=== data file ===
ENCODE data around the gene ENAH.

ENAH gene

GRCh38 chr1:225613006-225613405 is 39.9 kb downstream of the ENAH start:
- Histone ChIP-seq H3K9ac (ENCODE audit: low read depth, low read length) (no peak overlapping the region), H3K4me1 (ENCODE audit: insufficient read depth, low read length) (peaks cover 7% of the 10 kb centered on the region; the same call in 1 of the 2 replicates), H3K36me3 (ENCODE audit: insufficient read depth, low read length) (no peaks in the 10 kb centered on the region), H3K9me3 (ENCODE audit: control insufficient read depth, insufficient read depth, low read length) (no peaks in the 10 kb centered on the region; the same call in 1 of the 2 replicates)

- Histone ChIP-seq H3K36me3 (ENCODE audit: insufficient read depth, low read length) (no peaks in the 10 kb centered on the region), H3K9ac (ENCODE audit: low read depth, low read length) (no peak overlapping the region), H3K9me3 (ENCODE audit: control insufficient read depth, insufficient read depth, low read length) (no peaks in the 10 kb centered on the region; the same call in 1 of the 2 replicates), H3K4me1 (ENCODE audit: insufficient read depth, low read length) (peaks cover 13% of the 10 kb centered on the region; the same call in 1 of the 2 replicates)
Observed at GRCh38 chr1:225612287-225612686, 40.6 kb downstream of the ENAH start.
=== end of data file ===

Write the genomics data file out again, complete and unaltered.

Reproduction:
ENCODE data around the gene ENAH.

ENAH gene

GRCh38 chr1:225613006-225613405 is 39.9 kb downstream of the ENAH start:
- Histone ChIP-seq H3K9ac (ENCODE audit: low read depth, low read length) (no peak overlapping the region), H3K4me1 (ENCODE audit: insufficient read depth, low read length) (peaks cover 7% of the 10 kb centered on the region; the same call in 1 of the 2 replicates), H3K36me3 (ENCODE audit: insufficient read depth, low read length) (no peaks in the 10 kb centered on the region), H3K9me3 (ENCODE audit: control insufficient read depth, insufficient read depth, low read length) (no peaks in the 10 kb centered on the region; the same call in 1 of the 2 replicates)

- Histone ChIP-seq H3K36me3 (ENCODE audit: insufficient read depth, low read length) (no peaks in the 10 kb centered on the region), H3K9ac (ENCODE audit: low read depth, low read length) (no peak overlapping the region), H3K9me3 (ENCODE audit: control insufficient read depth, insufficient read depth, low read length) (no peaks in the 10 kb centered on the region; the same call in 1 of the 2 replicates), H3K4me1 (ENCODE audit: insufficient read depth, low read length) (peaks cover 13% of the 10 kb centered on the region; the same call in 1 of the 2 replicates)
Observed at GRCh38 chr1:225612287-225612686, 40.6 kb downstream of the ENAH start.